The Standardbred is a relatively new breed, developed in the United States in the late 1700’s.


The Standardbred is a relatively new breed, developed in the United States in the late 1700’s. Some of the very first trotting races were held around this time and in the pursuit of a faster horse a combination of breeds including the Narragansett Pacer, Canadian Pacer, English Thoroughbred, Norfolk Trotter, Hackney, and the Morgan were crossed to develop the earliest Standardbred horses.

A Trotting Register was started in 1867 by John H. Wallace, to record the pedigrees of trotting horses and in 1879, the National Association of Trotting Horse Breeders agreed upon standards to define horses eligible to be entered into this register. One of the rules stated that a stallion was required to trot a mile in two minutes and thirty seconds or better. The high standard required for entry into the register led to the name we know today: Standardbred.

All Standardbreds trace their ancestry through direct male line to the grey Thoroughbred stallion Messenger, an English Thoroughbred who was foaled in 1780 and brought to America in 1788. Today’s Standardbred owes its existence to a prolific grandson of Messenger named Hambletonian whose blood courses through the veins of virtually every modern day Standardbred.

Breed Characteristics

Like the Thoroughbred the Standardbred is bred for speed and not for a particular set of visual conformation traits thus there can be a wide variation in the look and build of the Standardbred.

In Australia the early “Colonial Bred’ Standardbreds were often rather thickset horses with solid joints, short legs, long bodies and somewhat blocky, robust heads. The influx of American blood over the last 20 years has seen a dramatic shift in the Australian Standardbred, it is now a much more refined horse, with a longer, lighter limb. It stands to reason that that with this lighter build has also come a dramatic improvement in the speed of these horses, with the current Australian Record (at the time of writing) for a pacing mile standing at 1.46.9 and at 1.51.5 for a trotting mile.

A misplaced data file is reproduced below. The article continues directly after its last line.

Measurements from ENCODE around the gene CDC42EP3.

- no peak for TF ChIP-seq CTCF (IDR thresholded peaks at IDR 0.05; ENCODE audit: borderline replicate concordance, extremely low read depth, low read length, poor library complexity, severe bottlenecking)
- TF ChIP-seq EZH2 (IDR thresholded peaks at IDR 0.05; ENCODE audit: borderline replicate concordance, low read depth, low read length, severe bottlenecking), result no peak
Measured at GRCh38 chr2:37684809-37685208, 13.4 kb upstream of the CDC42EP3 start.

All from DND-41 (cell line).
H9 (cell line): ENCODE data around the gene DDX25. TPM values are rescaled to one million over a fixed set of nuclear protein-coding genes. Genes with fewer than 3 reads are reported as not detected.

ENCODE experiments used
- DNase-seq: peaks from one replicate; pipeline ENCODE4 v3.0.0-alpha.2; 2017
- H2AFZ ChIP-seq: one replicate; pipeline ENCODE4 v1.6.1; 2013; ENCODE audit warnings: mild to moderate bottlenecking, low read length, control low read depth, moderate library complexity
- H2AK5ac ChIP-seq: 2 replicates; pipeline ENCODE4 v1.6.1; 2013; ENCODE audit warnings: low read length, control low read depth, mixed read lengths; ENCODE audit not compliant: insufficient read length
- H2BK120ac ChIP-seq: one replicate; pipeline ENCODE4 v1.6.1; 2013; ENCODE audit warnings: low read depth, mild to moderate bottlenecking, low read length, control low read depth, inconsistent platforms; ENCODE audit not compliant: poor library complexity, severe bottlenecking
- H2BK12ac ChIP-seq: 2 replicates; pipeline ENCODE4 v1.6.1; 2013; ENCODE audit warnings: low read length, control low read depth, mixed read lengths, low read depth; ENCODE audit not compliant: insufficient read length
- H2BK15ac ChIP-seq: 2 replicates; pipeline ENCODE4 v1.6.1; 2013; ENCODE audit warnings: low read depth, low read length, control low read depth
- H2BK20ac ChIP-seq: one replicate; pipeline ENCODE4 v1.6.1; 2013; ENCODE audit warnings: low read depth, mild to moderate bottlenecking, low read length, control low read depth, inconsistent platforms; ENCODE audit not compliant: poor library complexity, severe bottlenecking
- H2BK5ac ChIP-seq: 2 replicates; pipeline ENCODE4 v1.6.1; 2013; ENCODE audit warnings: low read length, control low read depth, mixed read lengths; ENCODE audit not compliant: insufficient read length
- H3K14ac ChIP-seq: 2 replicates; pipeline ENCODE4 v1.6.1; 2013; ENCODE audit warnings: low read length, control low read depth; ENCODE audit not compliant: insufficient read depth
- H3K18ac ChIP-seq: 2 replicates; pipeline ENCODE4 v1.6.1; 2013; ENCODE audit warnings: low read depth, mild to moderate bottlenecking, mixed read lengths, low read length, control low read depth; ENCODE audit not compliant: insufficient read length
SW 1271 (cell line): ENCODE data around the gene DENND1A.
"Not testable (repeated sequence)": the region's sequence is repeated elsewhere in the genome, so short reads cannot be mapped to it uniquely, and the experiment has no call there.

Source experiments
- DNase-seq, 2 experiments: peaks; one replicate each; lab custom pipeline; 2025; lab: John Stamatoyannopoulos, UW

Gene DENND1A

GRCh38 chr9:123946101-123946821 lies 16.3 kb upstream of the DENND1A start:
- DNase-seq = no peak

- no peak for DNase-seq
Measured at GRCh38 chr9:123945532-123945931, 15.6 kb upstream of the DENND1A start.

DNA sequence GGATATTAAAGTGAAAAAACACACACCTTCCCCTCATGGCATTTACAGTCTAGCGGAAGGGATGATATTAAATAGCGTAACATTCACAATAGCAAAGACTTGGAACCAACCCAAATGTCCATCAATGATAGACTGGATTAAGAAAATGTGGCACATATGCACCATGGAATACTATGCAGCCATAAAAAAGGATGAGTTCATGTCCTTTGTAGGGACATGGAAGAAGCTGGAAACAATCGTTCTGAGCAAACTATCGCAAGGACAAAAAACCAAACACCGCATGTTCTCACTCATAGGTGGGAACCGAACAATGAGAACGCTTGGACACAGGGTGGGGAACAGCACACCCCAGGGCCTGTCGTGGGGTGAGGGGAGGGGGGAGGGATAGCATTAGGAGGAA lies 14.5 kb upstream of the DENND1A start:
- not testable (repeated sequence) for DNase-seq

The modern Australian Standardbred is generally still slightly smaller than the Thoroughbred, averaging between 15-16hh with a marginally longer body and a more sloping hindquarter, both of which facilitate its unmatched ability in harness. The most common colour for the breed is bay or brown however other colours such as chestnut and black are not uncommon and greys and roans are also found along with the tobiano coat pattern.

The nature of the Standardbred is generally very placid, willing and tractable and they are widely considered to be intelligent, people-oriented, easy-to-train horses. This is evidenced by their ability to transition from racing to a wide variety of other disciplines, including dressage, showing, jumping, endurance racing and more. Standardbreds are fast gaining a reputation as fantastic therapy horses and there are even some now making their way in the mounted police forces, such is their versatility.

Within the breed there are both trotters and pacers and certain bloodlines are more likely to produce one than the other. As the name suggests, the trotters preferred racing gait is the trot, where the horses legs move in diagonal pairs, when the right foreleg moves forward so does the left hind leg, and vice versa. The pace is a two beat lateral gait where the horse’s foreleg moves in unison with the hind leg on the same side producing a characteristic ‘rolling’ action. It is a specialised gait that has only recently been linked to a specific genetic mutation that influences the spinal cord and the way the horse’s limbs can move.

Contrary to popular belief the breed is also able to perform all other horse gaits, including the canter, indeed many pacers use canter and gallop work as an integral part of their usual fitness training.